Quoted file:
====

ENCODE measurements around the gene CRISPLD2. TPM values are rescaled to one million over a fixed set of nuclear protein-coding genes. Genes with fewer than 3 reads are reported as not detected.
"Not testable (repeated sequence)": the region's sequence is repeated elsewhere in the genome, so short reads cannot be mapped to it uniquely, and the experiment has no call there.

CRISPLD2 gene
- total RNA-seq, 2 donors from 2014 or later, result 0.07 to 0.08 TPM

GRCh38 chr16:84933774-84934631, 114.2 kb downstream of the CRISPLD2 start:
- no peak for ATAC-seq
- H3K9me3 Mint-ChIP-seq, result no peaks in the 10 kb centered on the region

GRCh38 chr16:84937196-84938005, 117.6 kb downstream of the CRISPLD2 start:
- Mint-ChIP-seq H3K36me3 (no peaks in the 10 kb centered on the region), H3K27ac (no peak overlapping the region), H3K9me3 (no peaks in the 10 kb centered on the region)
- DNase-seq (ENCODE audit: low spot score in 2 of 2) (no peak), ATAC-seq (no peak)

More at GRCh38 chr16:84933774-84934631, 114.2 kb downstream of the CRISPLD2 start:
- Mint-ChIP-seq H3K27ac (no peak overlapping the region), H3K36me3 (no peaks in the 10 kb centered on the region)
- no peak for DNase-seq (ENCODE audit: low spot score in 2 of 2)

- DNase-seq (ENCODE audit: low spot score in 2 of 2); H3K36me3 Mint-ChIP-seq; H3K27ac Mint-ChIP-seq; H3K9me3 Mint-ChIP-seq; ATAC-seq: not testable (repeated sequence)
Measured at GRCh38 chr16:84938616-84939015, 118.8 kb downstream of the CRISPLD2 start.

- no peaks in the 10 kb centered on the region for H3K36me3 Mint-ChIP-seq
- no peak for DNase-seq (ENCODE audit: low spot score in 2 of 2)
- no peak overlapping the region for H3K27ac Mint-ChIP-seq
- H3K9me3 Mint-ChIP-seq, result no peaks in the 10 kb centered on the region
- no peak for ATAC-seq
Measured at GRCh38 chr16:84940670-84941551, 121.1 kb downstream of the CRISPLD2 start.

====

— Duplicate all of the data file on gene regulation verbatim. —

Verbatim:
ENCODE measurements around the gene CRISPLD2. TPM values are rescaled to one million over a fixed set of nuclear protein-coding genes. Genes with fewer than 3 reads are reported as not detected.
"Not testable (repeated sequence)": the region's sequence is repeated elsewhere in the genome, so short reads cannot be mapped to it uniquely, and the experiment has no call there.

CRISPLD2 gene
- total RNA-seq, 2 donors from 2014 or later, result 0.07 to 0.08 TPM

GRCh38 chr16:84933774-84934631, 114.2 kb downstream of the CRISPLD2 start:
- no peak for ATAC-seq
- H3K9me3 Mint-ChIP-seq, result no peaks in the 10 kb centered on the region

GRCh38 chr16:84937196-84938005, 117.6 kb downstream of the CRISPLD2 start:
- Mint-ChIP-seq H3K36me3 (no peaks in the 10 kb centered on the region), H3K27ac (no peak overlapping the region), H3K9me3 (no peaks in the 10 kb centered on the region)
- DNase-seq (ENCODE audit: low spot score in 2 of 2) (no peak), ATAC-seq (no peak)

More at GRCh38 chr16:84933774-84934631, 114.2 kb downstream of the CRISPLD2 start:
- Mint-ChIP-seq H3K27ac (no peak overlapping the region), H3K36me3 (no peaks in the 10 kb centered on the region)
- no peak for DNase-seq (ENCODE audit: low spot score in 2 of 2)

- DNase-seq (ENCODE audit: low spot score in 2 of 2); H3K36me3 Mint-ChIP-seq; H3K27ac Mint-ChIP-seq; H3K9me3 Mint-ChIP-seq; ATAC-seq: not testable (repeated sequence)
Measured at GRCh38 chr16:84938616-84939015, 118.8 kb downstream of the CRISPLD2 start.

- no peaks in the 10 kb centered on the region for H3K36me3 Mint-ChIP-seq
- no peak for DNase-seq (ENCODE audit: low spot score in 2 of 2)
- no peak overlapping the region for H3K27ac Mint-ChIP-seq
- H3K9me3 Mint-ChIP-seq, result no peaks in the 10 kb centered on the region
- no peak for ATAC-seq
Measured at GRCh38 chr16:84940670-84941551, 121.1 kb downstream of the CRISPLD2 start.